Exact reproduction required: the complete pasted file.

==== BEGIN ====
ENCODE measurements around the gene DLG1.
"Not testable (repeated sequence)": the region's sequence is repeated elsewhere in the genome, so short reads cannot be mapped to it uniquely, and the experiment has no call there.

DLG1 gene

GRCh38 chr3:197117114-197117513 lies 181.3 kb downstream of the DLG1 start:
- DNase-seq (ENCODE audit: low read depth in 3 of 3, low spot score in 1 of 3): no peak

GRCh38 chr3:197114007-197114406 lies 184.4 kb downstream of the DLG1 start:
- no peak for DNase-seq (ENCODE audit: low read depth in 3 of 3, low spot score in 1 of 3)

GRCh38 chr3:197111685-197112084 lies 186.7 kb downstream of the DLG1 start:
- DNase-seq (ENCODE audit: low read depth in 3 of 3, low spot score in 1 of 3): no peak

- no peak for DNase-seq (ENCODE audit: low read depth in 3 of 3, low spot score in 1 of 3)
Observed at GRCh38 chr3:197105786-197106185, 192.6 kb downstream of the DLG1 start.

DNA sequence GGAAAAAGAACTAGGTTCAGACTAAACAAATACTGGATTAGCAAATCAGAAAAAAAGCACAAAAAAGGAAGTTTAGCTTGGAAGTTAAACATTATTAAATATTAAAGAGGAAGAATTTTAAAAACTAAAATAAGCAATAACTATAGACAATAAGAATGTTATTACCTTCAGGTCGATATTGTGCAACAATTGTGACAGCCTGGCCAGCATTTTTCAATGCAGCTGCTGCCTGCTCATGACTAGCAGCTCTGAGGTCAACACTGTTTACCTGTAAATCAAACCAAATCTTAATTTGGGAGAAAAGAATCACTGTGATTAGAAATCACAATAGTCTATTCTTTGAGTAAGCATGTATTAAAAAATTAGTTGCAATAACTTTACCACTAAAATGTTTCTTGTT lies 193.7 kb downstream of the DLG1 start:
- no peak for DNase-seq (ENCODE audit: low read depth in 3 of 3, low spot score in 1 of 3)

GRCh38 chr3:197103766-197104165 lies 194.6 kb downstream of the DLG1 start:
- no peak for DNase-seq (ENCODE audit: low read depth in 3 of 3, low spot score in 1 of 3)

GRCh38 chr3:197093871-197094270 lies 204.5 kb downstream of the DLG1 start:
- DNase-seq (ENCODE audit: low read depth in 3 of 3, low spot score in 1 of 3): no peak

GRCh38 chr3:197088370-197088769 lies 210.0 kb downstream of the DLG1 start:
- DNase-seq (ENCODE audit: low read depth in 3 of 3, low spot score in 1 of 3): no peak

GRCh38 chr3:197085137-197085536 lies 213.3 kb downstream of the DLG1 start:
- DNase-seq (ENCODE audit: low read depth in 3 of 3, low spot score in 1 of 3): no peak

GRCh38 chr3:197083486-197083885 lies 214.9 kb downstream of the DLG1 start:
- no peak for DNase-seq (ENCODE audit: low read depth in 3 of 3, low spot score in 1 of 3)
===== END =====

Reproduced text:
ENCODE measurements around the gene DLG1.
"Not testable (repeated sequence)": the region's sequence is repeated elsewhere in the genome, so short reads cannot be mapped to it uniquely, and the experiment has no call there.

DLG1 gene

GRCh38 chr3:197117114-197117513 lies 181.3 kb downstream of the DLG1 start:
- DNase-seq (ENCODE audit: low read depth in 3 of 3, low spot score in 1 of 3): no peak

GRCh38 chr3:197114007-197114406 lies 184.4 kb downstream of the DLG1 start:
- no peak for DNase-seq (ENCODE audit: low read depth in 3 of 3, low spot score in 1 of 3)

GRCh38 chr3:197111685-197112084 lies 186.7 kb downstream of the DLG1 start:
- DNase-seq (ENCODE audit: low read depth in 3 of 3, low spot score in 1 of 3): no peak

- no peak for DNase-seq (ENCODE audit: low read depth in 3 of 3, low spot score in 1 of 3)
Observed at GRCh38 chr3:197105786-197106185, 192.6 kb downstream of the DLG1 start.

DNA sequence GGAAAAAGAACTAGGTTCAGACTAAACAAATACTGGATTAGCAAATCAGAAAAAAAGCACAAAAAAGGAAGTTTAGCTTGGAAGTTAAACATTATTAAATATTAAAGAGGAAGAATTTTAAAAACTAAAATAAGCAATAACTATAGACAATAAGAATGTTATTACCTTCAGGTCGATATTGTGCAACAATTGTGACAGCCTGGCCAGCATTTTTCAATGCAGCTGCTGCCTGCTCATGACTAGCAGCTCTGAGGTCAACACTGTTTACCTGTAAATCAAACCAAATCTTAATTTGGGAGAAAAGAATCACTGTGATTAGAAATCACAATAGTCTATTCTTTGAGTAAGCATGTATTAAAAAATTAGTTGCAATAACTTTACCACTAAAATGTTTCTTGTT lies 193.7 kb downstream of the DLG1 start:
- no peak for DNase-seq (ENCODE audit: low read depth in 3 of 3, low spot score in 1 of 3)

GRCh38 chr3:197103766-197104165 lies 194.6 kb downstream of the DLG1 start:
- no peak for DNase-seq (ENCODE audit: low read depth in 3 of 3, low spot score in 1 of 3)

GRCh38 chr3:197093871-197094270 lies 204.5 kb downstream of the DLG1 start:
- DNase-seq (ENCODE audit: low read depth in 3 of 3, low spot score in 1 of 3): no peak

GRCh38 chr3:197088370-197088769 lies 210.0 kb downstream of the DLG1 start:
- DNase-seq (ENCODE audit: low read depth in 3 of 3, low spot score in 1 of 3): no peak

GRCh38 chr3:197085137-197085536 lies 213.3 kb downstream of the DLG1 start:
- DNase-seq (ENCODE audit: low read depth in 3 of 3, low spot score in 1 of 3): no peak

GRCh38 chr3:197083486-197083885 lies 214.9 kb downstream of the DLG1 start:
- no peak for DNase-seq (ENCODE audit: low read depth in 3 of 3, low spot score in 1 of 3)